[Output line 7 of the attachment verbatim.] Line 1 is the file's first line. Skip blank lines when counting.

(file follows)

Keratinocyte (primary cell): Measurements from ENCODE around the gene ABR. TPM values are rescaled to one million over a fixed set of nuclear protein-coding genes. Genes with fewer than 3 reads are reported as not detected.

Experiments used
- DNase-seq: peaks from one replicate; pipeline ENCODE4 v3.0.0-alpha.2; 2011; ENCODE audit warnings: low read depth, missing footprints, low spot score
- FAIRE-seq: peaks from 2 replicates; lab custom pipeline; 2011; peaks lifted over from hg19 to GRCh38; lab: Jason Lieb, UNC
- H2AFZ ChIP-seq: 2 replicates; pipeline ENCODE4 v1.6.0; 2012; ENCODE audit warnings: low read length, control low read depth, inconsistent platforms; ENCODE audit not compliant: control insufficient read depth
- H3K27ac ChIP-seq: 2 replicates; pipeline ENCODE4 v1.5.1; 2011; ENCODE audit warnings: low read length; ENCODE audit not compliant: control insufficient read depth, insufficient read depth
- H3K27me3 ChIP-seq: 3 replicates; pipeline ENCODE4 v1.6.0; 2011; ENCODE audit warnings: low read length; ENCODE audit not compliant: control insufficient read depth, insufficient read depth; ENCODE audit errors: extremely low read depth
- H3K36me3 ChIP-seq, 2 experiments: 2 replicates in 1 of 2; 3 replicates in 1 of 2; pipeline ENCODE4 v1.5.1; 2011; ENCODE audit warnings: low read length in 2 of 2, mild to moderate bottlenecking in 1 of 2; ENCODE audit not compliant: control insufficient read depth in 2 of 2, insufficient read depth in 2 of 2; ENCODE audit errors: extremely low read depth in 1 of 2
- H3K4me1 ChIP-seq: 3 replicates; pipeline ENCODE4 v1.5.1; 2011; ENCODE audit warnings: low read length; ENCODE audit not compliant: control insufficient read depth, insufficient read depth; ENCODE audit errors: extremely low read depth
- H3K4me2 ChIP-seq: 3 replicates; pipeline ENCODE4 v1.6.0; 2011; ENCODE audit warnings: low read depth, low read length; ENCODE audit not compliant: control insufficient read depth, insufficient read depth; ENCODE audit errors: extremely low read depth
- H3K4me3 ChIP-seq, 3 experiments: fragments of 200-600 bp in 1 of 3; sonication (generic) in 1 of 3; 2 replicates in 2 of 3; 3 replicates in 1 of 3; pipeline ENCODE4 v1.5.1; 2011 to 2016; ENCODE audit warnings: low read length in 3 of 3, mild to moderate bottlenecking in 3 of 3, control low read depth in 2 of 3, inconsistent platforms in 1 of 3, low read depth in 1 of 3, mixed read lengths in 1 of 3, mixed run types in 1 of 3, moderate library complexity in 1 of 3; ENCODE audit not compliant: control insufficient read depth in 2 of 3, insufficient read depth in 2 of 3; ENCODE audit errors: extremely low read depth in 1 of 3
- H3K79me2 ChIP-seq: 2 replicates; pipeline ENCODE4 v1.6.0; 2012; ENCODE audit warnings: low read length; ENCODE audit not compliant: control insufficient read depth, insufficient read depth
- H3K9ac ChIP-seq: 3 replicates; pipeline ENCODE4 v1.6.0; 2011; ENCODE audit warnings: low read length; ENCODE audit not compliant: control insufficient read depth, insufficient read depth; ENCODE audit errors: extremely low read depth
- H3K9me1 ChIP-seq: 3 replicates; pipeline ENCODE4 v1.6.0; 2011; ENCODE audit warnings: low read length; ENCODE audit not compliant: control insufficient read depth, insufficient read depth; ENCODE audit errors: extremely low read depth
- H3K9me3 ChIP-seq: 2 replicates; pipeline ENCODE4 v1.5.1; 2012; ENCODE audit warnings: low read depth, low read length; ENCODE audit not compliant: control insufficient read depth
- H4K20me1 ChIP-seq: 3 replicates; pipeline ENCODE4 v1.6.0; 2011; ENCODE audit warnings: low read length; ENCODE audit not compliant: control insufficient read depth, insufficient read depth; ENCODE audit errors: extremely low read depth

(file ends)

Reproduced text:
- H3K27me3 ChIP-seq: 3 replicates; pipeline ENCODE4 v1.6.0; 2011; ENCODE audit warnings: low read length; ENCODE audit not compliant: control insufficient read depth, insufficient read depth; ENCODE audit errors: extremely low read depth